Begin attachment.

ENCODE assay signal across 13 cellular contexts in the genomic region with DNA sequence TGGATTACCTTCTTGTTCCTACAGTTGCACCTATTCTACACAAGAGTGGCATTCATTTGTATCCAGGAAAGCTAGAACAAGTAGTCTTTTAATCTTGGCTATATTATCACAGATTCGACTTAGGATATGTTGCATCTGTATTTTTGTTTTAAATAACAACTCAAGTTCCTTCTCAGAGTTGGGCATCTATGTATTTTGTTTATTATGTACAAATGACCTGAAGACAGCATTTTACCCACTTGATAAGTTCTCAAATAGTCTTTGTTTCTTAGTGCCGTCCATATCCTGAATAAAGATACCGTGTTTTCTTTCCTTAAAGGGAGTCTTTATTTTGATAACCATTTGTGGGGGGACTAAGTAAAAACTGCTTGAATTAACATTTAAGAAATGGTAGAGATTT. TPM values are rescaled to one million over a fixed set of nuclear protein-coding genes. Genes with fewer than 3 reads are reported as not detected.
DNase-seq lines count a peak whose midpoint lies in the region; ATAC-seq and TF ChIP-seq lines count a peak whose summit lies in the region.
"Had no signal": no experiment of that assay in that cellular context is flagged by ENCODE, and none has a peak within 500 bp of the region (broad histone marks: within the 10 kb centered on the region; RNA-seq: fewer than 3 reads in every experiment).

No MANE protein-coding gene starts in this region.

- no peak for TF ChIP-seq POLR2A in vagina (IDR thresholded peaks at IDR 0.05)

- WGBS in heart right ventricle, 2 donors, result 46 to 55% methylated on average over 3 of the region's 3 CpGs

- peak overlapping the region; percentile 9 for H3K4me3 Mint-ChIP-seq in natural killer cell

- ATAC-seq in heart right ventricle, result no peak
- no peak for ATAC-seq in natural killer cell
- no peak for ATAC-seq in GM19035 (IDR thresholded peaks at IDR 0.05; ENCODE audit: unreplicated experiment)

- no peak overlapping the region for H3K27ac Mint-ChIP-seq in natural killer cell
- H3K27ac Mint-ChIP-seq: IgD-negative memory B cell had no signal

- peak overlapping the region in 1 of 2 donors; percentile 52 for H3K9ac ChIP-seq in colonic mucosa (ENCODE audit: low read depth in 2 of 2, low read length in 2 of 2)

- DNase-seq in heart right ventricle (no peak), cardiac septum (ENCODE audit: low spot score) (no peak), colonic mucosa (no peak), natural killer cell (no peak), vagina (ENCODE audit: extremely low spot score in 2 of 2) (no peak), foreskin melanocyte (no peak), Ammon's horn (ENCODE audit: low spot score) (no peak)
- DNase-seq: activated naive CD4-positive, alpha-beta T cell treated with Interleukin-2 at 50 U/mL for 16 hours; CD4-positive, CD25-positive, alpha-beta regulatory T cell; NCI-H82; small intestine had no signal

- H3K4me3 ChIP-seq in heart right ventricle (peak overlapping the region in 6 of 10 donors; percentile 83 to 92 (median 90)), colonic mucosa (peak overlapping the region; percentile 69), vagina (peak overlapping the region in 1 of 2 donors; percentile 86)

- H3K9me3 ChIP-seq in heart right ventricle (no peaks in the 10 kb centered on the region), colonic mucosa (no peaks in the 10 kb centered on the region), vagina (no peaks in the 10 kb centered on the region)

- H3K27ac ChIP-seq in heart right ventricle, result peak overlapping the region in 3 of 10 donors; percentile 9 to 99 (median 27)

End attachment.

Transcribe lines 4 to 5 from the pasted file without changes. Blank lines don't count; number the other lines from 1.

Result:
No MANE protein-coding gene starts in this region.

- no peak for TF ChIP-seq POLR2A in vagina (IDR thresholded peaks at IDR 0.05)